We take single-sex public toilets for granted today. It is hard to believe that when public conveniences were first constructed, the vast majority of these toilets were just for men.
In Victorian Britain, most public toilets were designed for men. Of course, this affected women’s ability to leave the home, as women who wished to travel had to plan their route to include areas where they could relieve themselves. Thus, women never travelled much further than where family and friends resided. This is often called the ‘urinary leash’, as women could only go so far as their bladders would allow them.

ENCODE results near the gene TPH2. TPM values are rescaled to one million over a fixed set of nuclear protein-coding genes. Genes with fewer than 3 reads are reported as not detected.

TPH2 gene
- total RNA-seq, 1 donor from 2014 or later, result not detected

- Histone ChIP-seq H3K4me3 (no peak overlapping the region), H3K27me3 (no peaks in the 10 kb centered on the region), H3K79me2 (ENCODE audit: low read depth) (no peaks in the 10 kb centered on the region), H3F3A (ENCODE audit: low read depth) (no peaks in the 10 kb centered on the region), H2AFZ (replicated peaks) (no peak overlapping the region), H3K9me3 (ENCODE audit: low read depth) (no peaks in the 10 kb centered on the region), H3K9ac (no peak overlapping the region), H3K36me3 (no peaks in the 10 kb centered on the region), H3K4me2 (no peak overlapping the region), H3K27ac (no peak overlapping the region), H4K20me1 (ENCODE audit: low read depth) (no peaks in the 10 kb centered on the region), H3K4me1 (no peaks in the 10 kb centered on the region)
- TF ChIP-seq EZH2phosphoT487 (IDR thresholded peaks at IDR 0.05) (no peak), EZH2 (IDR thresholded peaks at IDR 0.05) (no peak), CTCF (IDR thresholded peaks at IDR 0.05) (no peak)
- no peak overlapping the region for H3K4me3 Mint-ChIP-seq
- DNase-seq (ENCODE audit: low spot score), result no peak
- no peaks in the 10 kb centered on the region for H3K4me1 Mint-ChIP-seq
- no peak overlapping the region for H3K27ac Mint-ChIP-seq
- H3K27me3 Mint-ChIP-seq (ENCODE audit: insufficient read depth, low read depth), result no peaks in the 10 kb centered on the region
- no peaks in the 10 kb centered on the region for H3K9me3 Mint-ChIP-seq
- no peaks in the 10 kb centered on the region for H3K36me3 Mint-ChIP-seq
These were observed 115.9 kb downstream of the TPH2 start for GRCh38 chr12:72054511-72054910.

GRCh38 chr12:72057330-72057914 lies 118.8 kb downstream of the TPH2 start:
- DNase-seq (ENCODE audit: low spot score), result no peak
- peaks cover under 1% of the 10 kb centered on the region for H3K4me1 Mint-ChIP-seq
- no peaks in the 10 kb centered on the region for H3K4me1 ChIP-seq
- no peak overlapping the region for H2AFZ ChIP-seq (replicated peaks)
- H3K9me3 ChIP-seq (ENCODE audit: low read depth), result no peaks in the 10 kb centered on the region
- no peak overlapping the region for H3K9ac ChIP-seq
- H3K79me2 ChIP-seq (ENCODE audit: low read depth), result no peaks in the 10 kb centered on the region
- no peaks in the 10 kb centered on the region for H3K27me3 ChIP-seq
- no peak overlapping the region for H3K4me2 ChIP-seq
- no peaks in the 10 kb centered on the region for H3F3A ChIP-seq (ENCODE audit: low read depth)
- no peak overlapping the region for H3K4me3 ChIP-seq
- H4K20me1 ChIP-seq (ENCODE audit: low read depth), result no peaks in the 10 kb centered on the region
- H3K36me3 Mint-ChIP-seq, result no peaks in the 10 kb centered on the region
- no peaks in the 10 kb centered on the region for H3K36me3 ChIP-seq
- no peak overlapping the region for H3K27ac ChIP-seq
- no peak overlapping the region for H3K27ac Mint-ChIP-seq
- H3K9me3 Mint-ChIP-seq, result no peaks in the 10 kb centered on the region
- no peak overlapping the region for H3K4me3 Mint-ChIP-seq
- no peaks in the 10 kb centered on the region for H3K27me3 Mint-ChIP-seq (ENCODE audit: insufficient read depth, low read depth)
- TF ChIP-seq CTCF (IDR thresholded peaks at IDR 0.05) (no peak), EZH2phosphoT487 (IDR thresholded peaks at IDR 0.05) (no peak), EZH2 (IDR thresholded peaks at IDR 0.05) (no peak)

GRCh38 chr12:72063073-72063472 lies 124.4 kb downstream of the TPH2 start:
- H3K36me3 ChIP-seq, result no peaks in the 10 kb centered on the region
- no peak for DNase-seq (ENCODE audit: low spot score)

This lack of access to toilets impeded women’s access to public spaces as there were no women’s toilets in the work place or anywhere else in public. This led to the formation of the Ladies Sanitary Association, organised shortly after the creation of the first public flushing toilet. The Association campaigned from the 1850s onwards, through lectures and the distribution of pamphlets on the subject. They succeeded somewhat, as a few women’s toilets opened in Britain.